Baltimore City Schools won't hold back students with failing grades

(CNN)Baltimore City Public Schools announced a new grading policy Tuesday that will allow the district to move tens of thousands of students who have failed at least one class up to the next grade level. The students will be assessed in the fall to complete their missed course work during the next school year.

The district said the policy was adopted in recognition of the struggles students have faced during the coronavirus pandemic. Chief Academic Officer Joan Dabrowski said it's meant to "avoid the punitive approach of failing students," according to comments during Tuesday's board meeting.
"This is not about a failure, but it is about unfinished learning and giving multiple opportunities, multiple onramps for young people to complete that ... learning," Baltimore City Public Schools CEO Sonja Santelises said.
      For high school students, a failing grade will be replaced with "No Credit," and for students in second through eighth grades, an "Unsatisfactory" or "Fail" will be replaced with "Not Completed."
        Students who receive these "incomplete" grades will still be able to continue on to the next grade level.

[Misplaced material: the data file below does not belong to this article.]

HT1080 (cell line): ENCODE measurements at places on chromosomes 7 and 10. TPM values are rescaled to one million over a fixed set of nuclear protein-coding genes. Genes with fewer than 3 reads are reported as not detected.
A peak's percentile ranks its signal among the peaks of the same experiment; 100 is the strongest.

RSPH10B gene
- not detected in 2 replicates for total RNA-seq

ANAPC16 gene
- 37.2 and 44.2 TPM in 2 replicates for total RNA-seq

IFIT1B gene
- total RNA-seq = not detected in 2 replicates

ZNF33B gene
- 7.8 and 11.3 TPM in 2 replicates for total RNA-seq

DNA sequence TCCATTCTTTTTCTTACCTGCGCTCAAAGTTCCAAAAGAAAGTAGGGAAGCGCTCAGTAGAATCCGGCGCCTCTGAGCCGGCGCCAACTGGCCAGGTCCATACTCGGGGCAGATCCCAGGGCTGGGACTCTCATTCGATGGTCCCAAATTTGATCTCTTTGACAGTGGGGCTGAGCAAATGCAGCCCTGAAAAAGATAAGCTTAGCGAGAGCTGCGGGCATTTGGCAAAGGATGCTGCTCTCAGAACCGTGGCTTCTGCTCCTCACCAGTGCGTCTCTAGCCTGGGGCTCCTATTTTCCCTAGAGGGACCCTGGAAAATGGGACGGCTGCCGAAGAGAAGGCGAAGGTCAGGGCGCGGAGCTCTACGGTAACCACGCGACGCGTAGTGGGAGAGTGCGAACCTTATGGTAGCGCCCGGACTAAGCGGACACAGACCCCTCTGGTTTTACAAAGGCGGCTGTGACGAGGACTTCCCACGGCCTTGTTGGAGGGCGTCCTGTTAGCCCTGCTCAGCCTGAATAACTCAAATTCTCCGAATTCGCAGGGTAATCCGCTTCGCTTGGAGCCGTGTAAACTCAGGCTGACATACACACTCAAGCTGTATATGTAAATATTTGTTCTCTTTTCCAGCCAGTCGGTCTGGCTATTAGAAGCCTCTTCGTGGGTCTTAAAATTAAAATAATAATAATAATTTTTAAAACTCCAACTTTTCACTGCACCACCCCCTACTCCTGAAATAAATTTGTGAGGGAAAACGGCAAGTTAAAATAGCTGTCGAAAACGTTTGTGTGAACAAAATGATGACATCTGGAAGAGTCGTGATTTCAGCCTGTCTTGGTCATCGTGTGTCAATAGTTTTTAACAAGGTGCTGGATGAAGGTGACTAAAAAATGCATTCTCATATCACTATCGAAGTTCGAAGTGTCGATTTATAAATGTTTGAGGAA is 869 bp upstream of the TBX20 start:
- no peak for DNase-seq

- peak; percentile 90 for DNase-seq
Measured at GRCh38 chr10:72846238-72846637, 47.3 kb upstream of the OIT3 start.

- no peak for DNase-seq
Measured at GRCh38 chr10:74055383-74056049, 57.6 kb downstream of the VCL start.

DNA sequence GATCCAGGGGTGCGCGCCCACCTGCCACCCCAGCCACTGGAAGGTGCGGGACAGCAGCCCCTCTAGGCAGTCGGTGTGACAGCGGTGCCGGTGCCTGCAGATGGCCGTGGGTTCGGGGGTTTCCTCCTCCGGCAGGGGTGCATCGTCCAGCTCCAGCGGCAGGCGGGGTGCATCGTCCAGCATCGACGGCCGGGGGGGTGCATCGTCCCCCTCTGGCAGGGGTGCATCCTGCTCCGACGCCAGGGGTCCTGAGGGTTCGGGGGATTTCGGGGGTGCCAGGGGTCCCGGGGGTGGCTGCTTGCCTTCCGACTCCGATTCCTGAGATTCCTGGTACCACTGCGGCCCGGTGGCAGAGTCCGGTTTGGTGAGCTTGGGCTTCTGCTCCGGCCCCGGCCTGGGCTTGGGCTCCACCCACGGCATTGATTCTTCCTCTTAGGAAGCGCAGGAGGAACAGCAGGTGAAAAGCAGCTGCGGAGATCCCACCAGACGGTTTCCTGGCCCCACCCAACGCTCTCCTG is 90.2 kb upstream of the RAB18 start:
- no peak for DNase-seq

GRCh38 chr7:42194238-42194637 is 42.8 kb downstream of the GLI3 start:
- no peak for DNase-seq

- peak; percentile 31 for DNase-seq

"In all of these instances, we want to emphasize the word 'yet'. Not completed yet, no credit yet," said Dabrowski.
          Sixty-three percent of middle and high school students are failing at least one class according to Baltimore City Public Schools -- that's nearly 25,000 students out of the nearly 40,000 sixth through twelfth graders in the district.
          Even more worrying, 51% of students in grades 2-5 and 37% of Kindergarten and first-graders failed at least one course during this school year. 
          At the start of the school year, Baltimore City Public Schools struggled with virtual class attendance, Santelises said in an interview with WYPR Baltimore Public Radio.
            "We know that our first week daily average of logins -- in terms of, you know, students logging in daily, meaning no interruption or anything like that -- is at 65%," Santelises told host WYPR Sheliah Kast.
            Correction: A previous version of this story mistakenly included information about reopening plans for Baltimore County Public Schools, which is a separate system from Baltimore City schools.